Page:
The AIF’s approach to preserving and curating its extensive photographic collection is highly professional. Its online database is well presented, described, and sourced. The author and source (provenance) of every image is acknowledged on the main website. Additional information about the technique and size of each photograph appears through the advanced search option once the viewer has registered on the website (registration is free). However, this online database is not entirely immune from criticism, most notably in how its search categories are constructed. Many of the categories are poorly chosen and seem to reflect the database-maker’s own research interests: categories such as “old woman,” “smiling,” or “frowning” are subjective. While information about photographic technique and artifact size is given, there is no indication of medium (e.g., carte postale, carte de visite, part of an album, loose mounted or unmounted print). Such information remains crucial to the social and cultural historian in order to understand the circulation and usage of any given photographic object. Photographs should, ideally, also be scanned with their edges visible. Cropping the edges of a photographic object strengthens its reading as a dematerialised “image,” as it denies a key feature of its “objectness.” In this particular context, cropping the photograph’s edges is one way the AIF translates a three-dimensional social object into a two-dimensional aesthetic text. Compared to the Library of Alexandria, however, and compared to the very poor archiving record of the region in general, the AIF database appears as a breath of fresh air. Despite its shortcomings, it was clearly conceived by archivists (or by artists and photographers who share the archivist and historian’s respect for the artifact) as well as for researchers.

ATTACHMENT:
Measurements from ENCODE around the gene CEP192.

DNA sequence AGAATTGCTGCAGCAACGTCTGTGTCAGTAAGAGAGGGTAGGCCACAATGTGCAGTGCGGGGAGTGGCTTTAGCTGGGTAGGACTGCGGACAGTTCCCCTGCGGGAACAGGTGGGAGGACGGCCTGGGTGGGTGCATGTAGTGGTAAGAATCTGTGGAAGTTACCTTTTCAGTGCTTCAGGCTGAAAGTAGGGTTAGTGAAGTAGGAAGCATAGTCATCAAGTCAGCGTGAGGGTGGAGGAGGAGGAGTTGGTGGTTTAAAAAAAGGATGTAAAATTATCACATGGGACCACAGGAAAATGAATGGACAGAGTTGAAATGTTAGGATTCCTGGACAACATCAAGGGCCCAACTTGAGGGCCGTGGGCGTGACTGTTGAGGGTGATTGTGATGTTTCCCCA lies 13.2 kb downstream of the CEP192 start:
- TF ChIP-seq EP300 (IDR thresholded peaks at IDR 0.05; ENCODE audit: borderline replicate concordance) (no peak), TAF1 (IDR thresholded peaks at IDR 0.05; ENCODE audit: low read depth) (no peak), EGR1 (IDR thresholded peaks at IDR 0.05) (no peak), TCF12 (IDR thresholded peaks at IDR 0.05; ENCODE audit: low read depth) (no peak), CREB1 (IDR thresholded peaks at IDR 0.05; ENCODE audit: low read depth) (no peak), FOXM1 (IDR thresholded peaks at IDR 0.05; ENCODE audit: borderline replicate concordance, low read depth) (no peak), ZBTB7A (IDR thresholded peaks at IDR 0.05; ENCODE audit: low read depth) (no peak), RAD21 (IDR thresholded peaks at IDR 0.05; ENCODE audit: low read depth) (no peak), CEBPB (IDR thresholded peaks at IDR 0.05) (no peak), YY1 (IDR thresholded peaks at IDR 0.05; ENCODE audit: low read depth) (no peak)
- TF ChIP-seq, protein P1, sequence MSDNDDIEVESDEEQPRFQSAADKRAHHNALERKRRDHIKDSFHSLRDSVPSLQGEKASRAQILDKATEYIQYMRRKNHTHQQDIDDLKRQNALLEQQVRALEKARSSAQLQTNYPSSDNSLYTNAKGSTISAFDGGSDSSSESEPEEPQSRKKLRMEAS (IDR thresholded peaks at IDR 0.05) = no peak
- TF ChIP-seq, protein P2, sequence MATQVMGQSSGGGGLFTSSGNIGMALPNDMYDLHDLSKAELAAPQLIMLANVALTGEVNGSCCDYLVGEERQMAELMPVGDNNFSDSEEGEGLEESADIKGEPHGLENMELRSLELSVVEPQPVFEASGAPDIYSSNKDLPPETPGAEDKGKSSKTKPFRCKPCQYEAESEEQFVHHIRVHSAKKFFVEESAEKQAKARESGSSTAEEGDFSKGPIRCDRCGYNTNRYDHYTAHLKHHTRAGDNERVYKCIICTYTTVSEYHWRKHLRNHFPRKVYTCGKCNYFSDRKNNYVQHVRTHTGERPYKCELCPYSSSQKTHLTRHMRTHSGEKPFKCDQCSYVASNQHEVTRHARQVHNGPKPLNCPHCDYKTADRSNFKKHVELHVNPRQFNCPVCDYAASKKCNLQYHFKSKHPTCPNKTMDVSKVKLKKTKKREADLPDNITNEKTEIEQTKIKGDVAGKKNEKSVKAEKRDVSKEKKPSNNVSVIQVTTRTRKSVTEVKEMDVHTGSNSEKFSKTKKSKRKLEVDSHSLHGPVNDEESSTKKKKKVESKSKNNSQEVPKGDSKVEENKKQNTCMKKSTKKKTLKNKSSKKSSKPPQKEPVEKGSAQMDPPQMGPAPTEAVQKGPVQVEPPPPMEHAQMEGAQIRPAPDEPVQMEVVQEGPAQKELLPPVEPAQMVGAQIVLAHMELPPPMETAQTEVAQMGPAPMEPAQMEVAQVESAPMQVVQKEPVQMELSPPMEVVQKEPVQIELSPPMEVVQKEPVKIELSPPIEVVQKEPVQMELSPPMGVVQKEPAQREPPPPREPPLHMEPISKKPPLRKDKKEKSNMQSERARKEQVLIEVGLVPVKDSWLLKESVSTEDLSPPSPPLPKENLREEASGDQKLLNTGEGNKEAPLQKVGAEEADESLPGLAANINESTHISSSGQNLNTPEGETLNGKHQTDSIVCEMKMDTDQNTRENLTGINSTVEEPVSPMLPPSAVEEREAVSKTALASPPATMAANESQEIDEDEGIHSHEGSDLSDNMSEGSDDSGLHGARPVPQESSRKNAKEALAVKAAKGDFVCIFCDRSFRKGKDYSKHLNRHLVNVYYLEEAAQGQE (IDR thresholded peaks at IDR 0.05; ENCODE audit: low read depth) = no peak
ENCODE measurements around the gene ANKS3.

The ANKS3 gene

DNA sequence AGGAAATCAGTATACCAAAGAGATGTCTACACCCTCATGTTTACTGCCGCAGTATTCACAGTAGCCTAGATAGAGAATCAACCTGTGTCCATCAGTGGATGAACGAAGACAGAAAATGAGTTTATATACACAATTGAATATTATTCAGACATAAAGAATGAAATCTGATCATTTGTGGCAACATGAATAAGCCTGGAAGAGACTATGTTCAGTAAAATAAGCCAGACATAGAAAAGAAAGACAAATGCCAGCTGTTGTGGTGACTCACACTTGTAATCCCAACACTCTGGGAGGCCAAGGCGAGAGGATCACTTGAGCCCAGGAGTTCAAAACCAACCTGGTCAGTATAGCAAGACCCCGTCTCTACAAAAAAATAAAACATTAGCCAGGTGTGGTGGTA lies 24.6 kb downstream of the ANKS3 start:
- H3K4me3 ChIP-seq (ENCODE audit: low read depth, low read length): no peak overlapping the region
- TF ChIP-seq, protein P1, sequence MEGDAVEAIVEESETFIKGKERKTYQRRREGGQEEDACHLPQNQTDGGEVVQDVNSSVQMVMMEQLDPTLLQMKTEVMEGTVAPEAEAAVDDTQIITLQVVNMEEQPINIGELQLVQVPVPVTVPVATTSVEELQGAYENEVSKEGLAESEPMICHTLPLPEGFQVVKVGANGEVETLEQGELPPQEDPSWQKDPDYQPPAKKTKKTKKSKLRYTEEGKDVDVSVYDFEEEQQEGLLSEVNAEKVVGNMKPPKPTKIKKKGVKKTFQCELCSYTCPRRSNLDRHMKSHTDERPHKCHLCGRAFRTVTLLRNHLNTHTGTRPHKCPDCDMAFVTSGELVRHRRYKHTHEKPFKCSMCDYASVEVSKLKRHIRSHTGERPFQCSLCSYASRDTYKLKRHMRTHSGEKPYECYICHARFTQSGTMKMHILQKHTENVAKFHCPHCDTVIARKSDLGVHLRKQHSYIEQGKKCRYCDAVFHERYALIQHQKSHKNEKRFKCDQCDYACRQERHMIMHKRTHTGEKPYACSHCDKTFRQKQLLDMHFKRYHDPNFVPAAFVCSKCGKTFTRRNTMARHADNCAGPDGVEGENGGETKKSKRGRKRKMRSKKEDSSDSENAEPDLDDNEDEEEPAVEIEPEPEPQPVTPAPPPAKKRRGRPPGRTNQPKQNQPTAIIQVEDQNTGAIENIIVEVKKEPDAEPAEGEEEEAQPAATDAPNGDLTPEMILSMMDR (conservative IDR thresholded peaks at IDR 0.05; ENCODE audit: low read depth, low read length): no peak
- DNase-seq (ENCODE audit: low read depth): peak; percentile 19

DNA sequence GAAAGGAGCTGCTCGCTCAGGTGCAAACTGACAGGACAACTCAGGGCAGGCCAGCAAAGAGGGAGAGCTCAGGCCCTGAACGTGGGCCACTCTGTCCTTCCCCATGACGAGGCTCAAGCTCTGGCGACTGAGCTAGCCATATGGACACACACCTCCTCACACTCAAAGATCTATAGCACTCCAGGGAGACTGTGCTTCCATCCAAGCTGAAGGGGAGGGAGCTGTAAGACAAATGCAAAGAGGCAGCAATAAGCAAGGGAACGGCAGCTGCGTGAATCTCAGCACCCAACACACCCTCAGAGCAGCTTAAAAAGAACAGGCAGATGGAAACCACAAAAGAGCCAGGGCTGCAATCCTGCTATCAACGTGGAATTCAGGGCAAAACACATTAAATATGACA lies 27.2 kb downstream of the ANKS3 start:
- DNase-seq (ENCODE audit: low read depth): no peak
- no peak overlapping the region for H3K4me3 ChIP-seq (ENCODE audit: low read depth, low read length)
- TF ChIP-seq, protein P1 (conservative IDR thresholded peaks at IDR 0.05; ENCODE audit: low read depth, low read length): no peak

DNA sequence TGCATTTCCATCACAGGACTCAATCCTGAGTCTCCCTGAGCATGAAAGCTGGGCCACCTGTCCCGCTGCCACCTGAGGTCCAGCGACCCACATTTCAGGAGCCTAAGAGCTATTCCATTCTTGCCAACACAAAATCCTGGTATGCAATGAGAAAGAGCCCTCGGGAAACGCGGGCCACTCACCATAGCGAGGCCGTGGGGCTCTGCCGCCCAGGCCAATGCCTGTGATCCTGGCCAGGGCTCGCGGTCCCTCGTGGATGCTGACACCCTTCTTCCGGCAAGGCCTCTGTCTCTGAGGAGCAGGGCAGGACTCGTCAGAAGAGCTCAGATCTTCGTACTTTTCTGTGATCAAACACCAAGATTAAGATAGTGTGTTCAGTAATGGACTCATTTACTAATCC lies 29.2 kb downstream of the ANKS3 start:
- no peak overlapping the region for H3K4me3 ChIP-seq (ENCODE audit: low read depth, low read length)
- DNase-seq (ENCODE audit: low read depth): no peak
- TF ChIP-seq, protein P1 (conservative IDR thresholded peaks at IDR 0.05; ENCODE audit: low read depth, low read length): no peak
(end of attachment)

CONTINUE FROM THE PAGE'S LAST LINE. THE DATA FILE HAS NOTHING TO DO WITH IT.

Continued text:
Read more

[The Arab Image Foundation’s archive search page.]

“I Have The Picture!” Egypt’s Photographic Heritage between Neoliberalism and Digital Reproduction (Part II)

The Arab Image Foundation (AIF)—a private archiving initiative founded by a group of artists and collectors in 1997, and run through foreign and local grants—appears on the surface like the very antithesis of the Library of Alexandria in Egypt (discussed in Part I of this article). While based in Beirut, the AIF holds a substantial collection of photographs from Egypt and represents an important model of archive and heritage-making in the region.